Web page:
However, the prognostic role of tumour-infiltrating immune cells in patients of gastric cancer is largely unknown. Only a few reports have been issued on the association between tumour-infiltrating immune cells and the clinical outcome in gastric cancer; Ishigami et al (2000) reported that patients showing a high level of natural killer cell infiltration in tumour tissues have a better prognosis, and Maehara et al (1997) showed that a high density of dendritic cell infiltration is associated with the absence of lymph node metastasis. Ichihara et al (2003) reported that the population of regulatory T cells among the TILs of patients with advanced disease (n=8) is significantly higher than that among the TILs of patients with early disease (n=7). On the other hand, Fukuda et al (2002) found no significant difference in survival between patients with marked or slight TIL infiltration, which does not agree with our findings. However, they detected TILs by UCLH-1 immunostaining in 129 gastric cancer patients, classified cases into groups with marked or slight TIL infiltration, and did not determine TIL numbers. In this study of a large series of gastric cancers, we counted the number of tumour-infiltrating total T cells, cytotoxic T cells, memory T cells, and B cells using an image analyser, and for the first time demonstrated the prognostic importance of TIL in gastric cancer.

T-cell mediated adaptive immunity is considered to play a major role in anti-tumour immunity. In mouse models, it has been demonstrated that adaptive immunity prevents the development of tumours and inhibit tumour progression (Dunn et al, 2004). Consistent with these results, our findings show that high densities of immune cells related to adaptive immunity, that is, total T cells, cytotoxic T cells, and memory T cells, are associated with favourable survival, and indicate that adaptive immunity plays a role in the prevention of tumour progression. On the other hand, tumour-infiltrating B cells are found not to have impact on patient survival in this study. Previous reports have concluded that B lymphocytes and humoral immunity are associated with tumour progression (de Visser et al, 2006; Sabbatini and Odunsi, 2007), which is not contradicted by our findings.

According to our results, TIL density is correlated with the presence of lymph node metastasis but not with depth of tumour invasion. On the basis of this finding, we suspect that the prognostic role of TIL is mainly contributed to decreased metastatic potential. We suggest the following possible mechanisms how TIL act to reduce metastatic potential. First, clones with metastatic potential usually contain larger amounts of aberrantly expressed proteins, including proteins that contribute to metastasis, which may act as tumour-associated antigens. As a result, these clones are more likely to be destroyed by in situ immune reactions. Second, a high density of TIL means a healthy immune system, and therefore, immune reaction occurring in lymph node may also exert a proper function against tumour cells that have drained into lymph nodes in patients with high TIL densities. Third, tumour burden of metastatic foci in lymph node is less bulky than those of primary foci, and thus, metastatic foci are more likely to be susceptible to complete destruction by immune reaction.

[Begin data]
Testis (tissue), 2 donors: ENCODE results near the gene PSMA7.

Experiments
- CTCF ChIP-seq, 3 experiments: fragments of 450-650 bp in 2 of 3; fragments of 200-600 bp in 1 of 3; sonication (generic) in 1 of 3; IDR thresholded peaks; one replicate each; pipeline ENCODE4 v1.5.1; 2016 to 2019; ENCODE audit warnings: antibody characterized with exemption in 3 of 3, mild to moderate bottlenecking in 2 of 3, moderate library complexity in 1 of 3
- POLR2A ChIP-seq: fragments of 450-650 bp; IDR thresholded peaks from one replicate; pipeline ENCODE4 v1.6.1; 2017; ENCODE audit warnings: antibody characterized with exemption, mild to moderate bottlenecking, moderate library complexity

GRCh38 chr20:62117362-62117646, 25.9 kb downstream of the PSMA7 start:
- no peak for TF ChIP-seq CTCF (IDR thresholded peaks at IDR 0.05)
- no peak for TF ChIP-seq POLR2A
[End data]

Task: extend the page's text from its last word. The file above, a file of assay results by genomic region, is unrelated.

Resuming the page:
In this study, we evaluated TIL distributions immunohistochemically, and although the majority of previous reports have also used this method, it has some limitations. First, the results obtained are dependent on the antibodies used. Second, various components of immune system such as interferon-γ (IFN-γ), IFN-γ receptor, transcription factor signal transducers and activators of transcription 1 (STAT1), perforin, and interleukins which can affect in situ immune reaction against tumour, and therefore, impact on patients' survival were not considered. Thus, additional studies are required to elucidate the expressional status of immune-related genes in tumour tissues.

Significant advances have been made in the field of cancer immunotherapy over the last decade, and many nonrandomised, phase II, immune-targeted trials have shown that immunotherapy can confer survival benefits, although these benefits were not confirmed in phase III trials (Rosenberg et al, 2004; Sabbatini and Odunsi, 2007). In gastric cancer, immunotherapy has not been shown to confer a survival benefit, although a clinical trial on postoperative adjuvant immunochemotherapy is currently in progress in Japan (Ueda et al, 2006). It is hoped that the observations made during this study will provide crucial information concerning the design of effective immunotherapies, and aid the identification of patients suitable for immunotherapy.

In conclusion, we elucidated the prognostic implications of the density of various types of TIL in gastric cancer. Moreover, our results suggest that adaptive immunity does act to prevent tumour progression. We believe that our findings can help predict clinical outcome and define patient subgroups with an unfavourable prognosis in gastric cancer. Furthermore, our observation will be useful for selecting patients that are more likely to benefit from the promising adjuvant immunotherapy.


This work was supported by FG06-11-03 of 21C Frontier Functional Human Genome Project from Ministry of Education, Science and Technology of Korea.